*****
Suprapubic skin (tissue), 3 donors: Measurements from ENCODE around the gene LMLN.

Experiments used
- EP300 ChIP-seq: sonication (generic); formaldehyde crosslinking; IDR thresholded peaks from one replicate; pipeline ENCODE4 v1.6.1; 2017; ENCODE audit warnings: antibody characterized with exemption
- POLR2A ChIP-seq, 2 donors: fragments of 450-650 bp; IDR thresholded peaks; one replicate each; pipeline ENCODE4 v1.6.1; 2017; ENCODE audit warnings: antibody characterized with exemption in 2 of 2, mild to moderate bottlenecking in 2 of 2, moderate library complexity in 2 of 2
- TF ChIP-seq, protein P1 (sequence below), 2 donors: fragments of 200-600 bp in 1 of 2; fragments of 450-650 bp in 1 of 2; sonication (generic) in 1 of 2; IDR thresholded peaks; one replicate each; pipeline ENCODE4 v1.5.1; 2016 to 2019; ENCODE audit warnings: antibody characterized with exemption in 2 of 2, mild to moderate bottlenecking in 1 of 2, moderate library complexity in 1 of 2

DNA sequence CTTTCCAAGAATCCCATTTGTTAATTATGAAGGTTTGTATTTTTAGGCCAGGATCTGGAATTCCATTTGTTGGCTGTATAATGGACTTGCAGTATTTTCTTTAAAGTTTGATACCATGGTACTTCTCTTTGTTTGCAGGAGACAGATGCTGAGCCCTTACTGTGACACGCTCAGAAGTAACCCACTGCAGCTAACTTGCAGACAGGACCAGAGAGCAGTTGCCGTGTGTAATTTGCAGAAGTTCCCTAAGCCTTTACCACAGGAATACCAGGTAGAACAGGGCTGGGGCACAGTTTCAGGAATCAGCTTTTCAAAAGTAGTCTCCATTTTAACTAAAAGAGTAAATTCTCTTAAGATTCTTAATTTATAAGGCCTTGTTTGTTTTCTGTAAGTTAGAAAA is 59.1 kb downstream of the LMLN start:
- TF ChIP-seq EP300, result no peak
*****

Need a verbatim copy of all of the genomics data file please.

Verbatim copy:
Suprapubic skin (tissue), 3 donors: Measurements from ENCODE around the gene LMLN.

Experiments used
- EP300 ChIP-seq: sonication (generic); formaldehyde crosslinking; IDR thresholded peaks from one replicate; pipeline ENCODE4 v1.6.1; 2017; ENCODE audit warnings: antibody characterized with exemption
- POLR2A ChIP-seq, 2 donors: fragments of 450-650 bp; IDR thresholded peaks; one replicate each; pipeline ENCODE4 v1.6.1; 2017; ENCODE audit warnings: antibody characterized with exemption in 2 of 2, mild to moderate bottlenecking in 2 of 2, moderate library complexity in 2 of 2
- TF ChIP-seq, protein P1 (sequence below), 2 donors: fragments of 200-600 bp in 1 of 2; fragments of 450-650 bp in 1 of 2; sonication (generic) in 1 of 2; IDR thresholded peaks; one replicate each; pipeline ENCODE4 v1.5.1; 2016 to 2019; ENCODE audit warnings: antibody characterized with exemption in 2 of 2, mild to moderate bottlenecking in 1 of 2, moderate library complexity in 1 of 2

DNA sequence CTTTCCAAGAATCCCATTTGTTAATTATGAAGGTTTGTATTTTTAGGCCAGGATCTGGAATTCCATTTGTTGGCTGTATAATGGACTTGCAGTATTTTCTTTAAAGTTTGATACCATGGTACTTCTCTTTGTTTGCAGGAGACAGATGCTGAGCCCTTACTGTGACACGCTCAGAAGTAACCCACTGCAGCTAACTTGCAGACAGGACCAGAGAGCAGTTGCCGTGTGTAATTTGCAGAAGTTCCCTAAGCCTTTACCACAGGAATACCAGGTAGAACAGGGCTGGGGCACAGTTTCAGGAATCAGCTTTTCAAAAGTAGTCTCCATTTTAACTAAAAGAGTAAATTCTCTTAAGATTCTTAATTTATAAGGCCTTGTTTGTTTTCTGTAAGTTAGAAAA is 59.1 kb downstream of the LMLN start:
- TF ChIP-seq EP300, result no peak